Vertere DG-1 Dynamic Groove Turntable Package Flat Earth?

Flat Earth?

Vertere's cartridge carrier owes more to the ultra-flat arm of the NAD 5120 turntable, launched in late 1983, than to the 'flat-sos' of the 1950s-1970s. More recently still, EAT launched a flat, rigid Kevlar arm to accompany its E-Flat turntable [HFN Jan '12], but only Vertere shares NAD's novel idea of using PCB track – or flexible PCB wiring in this instance – for its tonearm wiring. Unlike the three-layer laminate of Vertere's tonearm, NAD's super-thin flat arm was cut from circuit board material, the idea conceived by designer Jili Janda at the Tesla Research Institute in Prague and NAD's then-Director of Research, Bjorn-Erik Edvardsen.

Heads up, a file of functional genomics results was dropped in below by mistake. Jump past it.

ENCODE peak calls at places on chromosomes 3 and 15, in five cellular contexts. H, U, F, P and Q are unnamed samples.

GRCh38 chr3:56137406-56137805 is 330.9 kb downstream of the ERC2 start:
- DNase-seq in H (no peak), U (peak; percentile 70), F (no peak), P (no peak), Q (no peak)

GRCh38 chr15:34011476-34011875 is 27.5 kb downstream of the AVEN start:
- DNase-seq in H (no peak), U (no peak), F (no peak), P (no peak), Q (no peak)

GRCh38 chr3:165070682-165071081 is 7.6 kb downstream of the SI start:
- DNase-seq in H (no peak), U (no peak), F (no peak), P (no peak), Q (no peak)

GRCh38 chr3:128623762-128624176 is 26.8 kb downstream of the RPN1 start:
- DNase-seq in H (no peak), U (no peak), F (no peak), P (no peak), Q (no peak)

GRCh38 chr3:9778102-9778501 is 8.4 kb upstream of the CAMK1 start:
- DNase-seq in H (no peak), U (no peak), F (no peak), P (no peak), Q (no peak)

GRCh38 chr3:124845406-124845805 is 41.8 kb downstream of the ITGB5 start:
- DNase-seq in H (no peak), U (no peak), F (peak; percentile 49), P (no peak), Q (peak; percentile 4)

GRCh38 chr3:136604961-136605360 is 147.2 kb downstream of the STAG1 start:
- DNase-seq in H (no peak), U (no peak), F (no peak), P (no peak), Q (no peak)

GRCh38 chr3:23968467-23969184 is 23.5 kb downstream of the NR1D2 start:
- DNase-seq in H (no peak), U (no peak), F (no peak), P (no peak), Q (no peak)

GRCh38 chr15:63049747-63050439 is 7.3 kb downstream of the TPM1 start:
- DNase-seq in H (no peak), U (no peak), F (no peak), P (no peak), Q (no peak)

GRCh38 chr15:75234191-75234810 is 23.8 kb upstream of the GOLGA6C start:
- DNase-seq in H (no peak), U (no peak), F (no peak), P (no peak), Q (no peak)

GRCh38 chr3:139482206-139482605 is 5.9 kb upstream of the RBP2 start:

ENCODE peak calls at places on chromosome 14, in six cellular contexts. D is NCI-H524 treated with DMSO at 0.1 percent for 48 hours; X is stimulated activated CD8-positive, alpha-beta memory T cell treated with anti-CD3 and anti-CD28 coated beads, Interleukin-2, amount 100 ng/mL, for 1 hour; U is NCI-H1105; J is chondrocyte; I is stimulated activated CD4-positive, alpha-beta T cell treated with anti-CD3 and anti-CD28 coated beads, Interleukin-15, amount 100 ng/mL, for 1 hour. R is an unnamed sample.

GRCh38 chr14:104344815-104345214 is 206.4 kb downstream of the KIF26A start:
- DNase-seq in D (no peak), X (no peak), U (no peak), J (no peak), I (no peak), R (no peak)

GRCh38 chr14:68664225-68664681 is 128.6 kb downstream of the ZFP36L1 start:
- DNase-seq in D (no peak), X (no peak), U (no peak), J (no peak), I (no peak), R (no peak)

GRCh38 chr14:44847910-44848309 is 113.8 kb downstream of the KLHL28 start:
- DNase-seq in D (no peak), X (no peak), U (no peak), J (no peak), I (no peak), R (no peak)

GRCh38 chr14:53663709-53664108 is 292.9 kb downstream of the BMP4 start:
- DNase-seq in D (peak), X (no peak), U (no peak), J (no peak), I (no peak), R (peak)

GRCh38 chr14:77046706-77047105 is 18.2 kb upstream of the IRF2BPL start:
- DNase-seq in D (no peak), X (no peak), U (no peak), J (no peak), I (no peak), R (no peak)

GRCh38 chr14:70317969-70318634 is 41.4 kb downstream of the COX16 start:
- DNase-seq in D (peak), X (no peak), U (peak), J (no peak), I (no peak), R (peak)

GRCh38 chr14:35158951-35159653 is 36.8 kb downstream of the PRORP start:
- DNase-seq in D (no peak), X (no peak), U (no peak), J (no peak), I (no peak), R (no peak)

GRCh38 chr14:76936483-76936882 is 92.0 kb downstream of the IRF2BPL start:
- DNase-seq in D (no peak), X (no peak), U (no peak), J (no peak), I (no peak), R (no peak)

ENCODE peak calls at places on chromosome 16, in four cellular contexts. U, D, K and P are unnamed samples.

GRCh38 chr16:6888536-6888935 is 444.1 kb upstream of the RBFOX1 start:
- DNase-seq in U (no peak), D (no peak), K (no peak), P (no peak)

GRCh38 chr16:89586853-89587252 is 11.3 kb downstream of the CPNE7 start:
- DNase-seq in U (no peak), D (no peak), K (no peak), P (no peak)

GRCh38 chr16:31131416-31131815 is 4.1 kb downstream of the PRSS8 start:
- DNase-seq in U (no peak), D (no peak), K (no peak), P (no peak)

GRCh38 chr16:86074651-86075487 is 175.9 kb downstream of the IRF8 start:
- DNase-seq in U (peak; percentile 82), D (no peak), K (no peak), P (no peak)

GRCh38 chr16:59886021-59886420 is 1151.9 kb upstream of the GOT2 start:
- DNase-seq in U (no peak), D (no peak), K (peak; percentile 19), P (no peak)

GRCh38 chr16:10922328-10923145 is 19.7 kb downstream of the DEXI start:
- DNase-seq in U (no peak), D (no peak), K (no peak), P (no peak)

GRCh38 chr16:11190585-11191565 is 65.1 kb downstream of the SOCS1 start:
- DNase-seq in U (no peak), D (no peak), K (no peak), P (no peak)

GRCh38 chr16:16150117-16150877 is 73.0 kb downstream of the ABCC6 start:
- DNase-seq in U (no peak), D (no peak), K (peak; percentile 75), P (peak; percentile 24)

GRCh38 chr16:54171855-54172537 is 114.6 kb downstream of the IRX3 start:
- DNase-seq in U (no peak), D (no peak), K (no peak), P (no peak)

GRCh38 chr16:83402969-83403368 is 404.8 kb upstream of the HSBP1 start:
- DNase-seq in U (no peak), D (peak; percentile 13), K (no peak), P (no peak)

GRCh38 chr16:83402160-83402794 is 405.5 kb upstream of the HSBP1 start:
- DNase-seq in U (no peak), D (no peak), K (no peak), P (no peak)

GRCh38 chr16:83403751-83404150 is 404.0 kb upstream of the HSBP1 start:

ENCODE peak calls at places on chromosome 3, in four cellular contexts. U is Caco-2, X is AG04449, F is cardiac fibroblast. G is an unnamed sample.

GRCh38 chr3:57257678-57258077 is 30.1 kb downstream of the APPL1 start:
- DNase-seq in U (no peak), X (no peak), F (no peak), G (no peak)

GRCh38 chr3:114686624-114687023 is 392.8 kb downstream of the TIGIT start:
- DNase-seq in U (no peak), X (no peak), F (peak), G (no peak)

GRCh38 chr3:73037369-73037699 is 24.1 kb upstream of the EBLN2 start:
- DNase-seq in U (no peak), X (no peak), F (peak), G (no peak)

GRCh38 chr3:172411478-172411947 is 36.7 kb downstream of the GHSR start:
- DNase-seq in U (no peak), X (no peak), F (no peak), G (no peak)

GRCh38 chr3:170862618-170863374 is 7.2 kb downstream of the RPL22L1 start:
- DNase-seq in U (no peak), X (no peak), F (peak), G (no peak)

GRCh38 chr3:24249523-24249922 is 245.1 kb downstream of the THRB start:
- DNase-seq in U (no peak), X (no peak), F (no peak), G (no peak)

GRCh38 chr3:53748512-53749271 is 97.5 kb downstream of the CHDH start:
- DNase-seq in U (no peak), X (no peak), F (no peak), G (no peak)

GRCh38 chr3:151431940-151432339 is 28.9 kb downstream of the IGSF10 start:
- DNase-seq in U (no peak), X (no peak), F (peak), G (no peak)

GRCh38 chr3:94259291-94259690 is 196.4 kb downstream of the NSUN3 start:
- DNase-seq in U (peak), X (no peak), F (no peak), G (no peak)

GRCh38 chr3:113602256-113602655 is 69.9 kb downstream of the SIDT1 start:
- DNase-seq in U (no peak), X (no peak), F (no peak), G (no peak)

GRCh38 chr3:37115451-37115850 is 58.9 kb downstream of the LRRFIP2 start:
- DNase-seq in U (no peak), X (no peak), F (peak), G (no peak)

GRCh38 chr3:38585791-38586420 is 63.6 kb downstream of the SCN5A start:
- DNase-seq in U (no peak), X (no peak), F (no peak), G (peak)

At the heart of the accompanying 'white paper' was the claim that this arm design could neutralise resonance by means of a reverse wave, a product of the arm's flexibility, fluid damping and a sprung weight. Unfortunately the arm was not universally well received, suffering the epithet of 'the floppy tonearm'. Regardless of how the 5120 sounded – and many thought it was a fine package for the price – commercial pressure obliged NAD to replace the flat arm with a conventional tube. EAT's E-Flat variant is still going strong, so perhaps Vertere will also benefit from today's more enlightened and tolerant hi-fi age. PM

Vertere Ltd
Supplied by: Vertere Ltd
0203 176 4888